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UNEMPLOYMENT PROJECTS FACE£11M CUT IF CASH IS REDIRECTED

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Council schemes to train unemployed people are set to lose more than£11 million in grants from the European Union ...
Council schemes to train unemployed people are set to lose more than £11 million in grants from the European Union under government plans to redirect the cash to its own schemes.

Council leaders are pressing employment secretary Michael Portillo for a meeting after officials revealed councils would be allowed to bid for £22.6m next year compared with around £34m last year.

Further education colleges, which were taken out of council control last year, will be worst hit with their allocation from the European social fund, under the EU's objective three criteria, falling from £66m last year to 52.6m next year.

The government's training and enterprise councils will receive £18m direct from the European Commission compared with £13m last year. The employment department has also managed to protect the £197m it receives from an overall cut in objective three funds, according to figures compiled by the Local Government International Bureau.

The bureau, which represents the three national local authority associations, said it was surprised by the severity of the cuts.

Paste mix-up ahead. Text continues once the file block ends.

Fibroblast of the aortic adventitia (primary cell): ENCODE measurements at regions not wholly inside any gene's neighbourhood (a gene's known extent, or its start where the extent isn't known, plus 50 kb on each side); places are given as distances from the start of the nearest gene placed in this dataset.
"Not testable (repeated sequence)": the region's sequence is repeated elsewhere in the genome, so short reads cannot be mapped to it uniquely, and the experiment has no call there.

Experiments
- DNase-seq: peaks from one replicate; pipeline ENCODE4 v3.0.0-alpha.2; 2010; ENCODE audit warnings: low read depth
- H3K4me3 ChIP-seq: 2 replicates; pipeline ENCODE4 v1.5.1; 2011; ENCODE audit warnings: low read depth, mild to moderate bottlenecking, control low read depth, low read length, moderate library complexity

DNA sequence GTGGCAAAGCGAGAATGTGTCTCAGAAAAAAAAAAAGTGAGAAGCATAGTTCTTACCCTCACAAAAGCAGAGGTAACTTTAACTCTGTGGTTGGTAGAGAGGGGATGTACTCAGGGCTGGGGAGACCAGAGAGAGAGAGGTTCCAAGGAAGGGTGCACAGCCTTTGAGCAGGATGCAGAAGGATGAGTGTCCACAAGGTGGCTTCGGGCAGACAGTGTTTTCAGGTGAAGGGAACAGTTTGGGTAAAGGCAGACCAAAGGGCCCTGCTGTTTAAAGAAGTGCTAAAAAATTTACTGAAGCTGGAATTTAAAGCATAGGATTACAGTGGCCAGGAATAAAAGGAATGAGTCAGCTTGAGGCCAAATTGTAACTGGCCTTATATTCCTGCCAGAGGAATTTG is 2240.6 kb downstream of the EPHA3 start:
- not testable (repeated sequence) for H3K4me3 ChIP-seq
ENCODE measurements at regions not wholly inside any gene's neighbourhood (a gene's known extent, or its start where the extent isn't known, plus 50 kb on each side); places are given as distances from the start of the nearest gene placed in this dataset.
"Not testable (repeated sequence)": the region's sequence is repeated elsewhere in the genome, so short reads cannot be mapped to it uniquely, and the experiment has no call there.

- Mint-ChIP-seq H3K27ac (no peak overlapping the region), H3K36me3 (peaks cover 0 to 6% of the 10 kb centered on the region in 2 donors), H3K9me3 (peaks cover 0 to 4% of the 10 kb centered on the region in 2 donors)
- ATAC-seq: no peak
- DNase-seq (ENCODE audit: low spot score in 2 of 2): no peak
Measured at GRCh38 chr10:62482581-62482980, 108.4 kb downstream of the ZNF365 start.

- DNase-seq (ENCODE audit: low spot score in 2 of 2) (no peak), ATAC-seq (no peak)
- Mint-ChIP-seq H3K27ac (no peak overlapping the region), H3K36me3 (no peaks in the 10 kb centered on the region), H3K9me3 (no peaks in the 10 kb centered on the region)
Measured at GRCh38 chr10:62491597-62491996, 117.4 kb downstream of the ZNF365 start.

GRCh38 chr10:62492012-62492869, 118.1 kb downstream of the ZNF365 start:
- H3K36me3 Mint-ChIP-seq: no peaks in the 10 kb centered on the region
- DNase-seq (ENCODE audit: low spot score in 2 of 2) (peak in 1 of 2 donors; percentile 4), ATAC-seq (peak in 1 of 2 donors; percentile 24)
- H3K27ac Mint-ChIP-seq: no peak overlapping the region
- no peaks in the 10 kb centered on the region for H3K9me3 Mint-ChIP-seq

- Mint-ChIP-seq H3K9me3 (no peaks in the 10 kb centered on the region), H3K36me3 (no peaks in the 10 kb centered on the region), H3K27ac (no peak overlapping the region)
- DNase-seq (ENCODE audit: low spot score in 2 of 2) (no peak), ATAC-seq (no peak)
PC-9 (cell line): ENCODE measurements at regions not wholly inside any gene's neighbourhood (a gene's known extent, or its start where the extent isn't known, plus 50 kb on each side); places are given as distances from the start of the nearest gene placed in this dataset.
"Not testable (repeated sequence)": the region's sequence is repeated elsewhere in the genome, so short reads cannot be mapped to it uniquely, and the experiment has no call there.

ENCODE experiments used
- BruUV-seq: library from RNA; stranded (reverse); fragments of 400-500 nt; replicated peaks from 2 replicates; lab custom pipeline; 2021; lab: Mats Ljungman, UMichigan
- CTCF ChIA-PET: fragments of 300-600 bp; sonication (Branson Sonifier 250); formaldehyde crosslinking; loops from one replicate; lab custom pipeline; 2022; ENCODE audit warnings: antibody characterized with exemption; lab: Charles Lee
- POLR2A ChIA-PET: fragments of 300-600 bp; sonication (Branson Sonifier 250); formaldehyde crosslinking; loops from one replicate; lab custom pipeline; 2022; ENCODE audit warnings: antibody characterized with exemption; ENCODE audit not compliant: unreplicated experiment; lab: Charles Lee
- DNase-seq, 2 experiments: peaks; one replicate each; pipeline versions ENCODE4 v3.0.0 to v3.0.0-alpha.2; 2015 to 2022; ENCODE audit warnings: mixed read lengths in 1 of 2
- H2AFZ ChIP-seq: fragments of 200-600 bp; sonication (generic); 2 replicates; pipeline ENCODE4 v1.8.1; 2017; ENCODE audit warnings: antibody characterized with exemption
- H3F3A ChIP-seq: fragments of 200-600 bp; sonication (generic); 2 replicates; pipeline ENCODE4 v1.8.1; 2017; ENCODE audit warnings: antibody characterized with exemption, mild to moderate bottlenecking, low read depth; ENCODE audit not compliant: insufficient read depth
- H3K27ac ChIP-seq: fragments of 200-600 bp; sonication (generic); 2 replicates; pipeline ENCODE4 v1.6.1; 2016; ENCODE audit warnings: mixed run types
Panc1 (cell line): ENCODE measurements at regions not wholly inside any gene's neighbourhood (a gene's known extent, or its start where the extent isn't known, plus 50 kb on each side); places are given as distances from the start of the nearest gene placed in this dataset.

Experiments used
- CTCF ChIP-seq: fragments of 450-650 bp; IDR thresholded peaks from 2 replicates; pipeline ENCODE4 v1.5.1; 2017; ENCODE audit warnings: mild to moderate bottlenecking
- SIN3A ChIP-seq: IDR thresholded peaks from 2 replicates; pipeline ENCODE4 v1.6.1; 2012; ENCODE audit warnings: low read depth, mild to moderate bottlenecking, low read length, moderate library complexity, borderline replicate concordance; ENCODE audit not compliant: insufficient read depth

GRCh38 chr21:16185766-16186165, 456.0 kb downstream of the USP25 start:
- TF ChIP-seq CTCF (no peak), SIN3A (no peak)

'We'd expected a cut,' Jos Gallacher, LGIB assistant director, Europe, told LGC. 'But this is way below what we thought we would get.' The least he thought councils would receive was £30m.

Delays in receiving ESF money meant some councils had been keeping projects going without matching grants, Mr Gallacher said.

'The delay in receiving ESF has caused a crisis in training in the UK which would be much worse if local councils had not decided to take the risk of keeping training running.

'The employment department is now using the pressure of time to force partners to accept a cut in their allocation. Over £38m has been spent by local authorities in the expectation of funds later.'

For this reason there may be some hope that councils will pick up more than their ESF allocation. Because councils have been able to keep training projects running in the past without the certainty of European aid, they have tended to take on projects which voluntary organisations could not afford to maintain.

Last year councils and FE colleges began with an allocation of £83m but actually spent £103m.

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